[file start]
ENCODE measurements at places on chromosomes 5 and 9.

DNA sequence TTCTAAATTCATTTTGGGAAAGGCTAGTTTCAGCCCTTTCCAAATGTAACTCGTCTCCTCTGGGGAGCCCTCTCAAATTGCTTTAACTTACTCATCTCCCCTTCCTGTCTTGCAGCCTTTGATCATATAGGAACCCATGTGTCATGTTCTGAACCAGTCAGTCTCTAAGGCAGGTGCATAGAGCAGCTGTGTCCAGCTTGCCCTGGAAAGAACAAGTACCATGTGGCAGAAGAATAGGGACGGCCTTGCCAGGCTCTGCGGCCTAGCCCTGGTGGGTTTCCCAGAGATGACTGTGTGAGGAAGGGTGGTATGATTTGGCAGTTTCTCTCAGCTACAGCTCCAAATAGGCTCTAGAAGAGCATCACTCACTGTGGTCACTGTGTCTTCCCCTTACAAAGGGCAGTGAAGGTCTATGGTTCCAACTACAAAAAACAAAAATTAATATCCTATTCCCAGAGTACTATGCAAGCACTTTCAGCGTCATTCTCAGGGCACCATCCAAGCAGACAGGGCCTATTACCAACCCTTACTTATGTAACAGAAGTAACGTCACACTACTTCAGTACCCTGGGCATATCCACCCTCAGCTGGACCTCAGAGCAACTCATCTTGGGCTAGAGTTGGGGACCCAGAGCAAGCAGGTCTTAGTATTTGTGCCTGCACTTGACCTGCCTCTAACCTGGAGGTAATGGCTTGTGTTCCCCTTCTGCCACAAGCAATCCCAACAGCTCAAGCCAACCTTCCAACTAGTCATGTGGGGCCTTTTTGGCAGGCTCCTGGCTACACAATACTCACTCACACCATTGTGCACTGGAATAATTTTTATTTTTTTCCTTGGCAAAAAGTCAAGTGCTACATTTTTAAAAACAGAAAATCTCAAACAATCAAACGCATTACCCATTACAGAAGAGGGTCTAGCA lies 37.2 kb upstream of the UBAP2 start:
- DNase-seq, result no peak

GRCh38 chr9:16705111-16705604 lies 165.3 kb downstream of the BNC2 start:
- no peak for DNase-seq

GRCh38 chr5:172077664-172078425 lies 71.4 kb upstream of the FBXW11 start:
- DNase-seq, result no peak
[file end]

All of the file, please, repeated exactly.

ENCODE measurements at places on chromosomes 5 and 9.

DNA sequence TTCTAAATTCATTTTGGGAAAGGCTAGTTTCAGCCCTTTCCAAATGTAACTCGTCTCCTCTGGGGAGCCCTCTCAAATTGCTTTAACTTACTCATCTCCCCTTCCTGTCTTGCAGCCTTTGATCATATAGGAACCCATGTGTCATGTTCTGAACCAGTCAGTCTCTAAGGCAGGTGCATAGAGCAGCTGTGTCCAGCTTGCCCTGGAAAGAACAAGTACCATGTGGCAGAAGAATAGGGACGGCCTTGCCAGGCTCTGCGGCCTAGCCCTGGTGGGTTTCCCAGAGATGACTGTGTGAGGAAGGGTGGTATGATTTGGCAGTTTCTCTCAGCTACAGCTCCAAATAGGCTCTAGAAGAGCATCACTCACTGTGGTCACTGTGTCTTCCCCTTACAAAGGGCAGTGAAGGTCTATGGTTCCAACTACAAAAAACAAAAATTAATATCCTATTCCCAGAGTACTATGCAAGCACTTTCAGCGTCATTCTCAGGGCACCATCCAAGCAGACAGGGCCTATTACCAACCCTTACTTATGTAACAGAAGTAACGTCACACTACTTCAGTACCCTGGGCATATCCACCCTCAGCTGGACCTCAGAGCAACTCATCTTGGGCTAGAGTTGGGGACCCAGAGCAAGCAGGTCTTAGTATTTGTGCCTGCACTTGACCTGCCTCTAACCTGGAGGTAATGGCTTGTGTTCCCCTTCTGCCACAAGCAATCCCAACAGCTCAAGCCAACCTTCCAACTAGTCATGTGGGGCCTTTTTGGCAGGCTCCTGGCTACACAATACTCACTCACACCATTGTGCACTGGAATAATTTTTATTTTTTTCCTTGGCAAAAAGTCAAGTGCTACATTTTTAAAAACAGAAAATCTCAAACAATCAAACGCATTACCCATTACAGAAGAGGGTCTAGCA lies 37.2 kb upstream of the UBAP2 start:
- DNase-seq, result no peak

GRCh38 chr9:16705111-16705604 lies 165.3 kb downstream of the BNC2 start:
- no peak for DNase-seq

GRCh38 chr5:172077664-172078425 lies 71.4 kb upstream of the FBXW11 start:
- DNase-seq, result no peak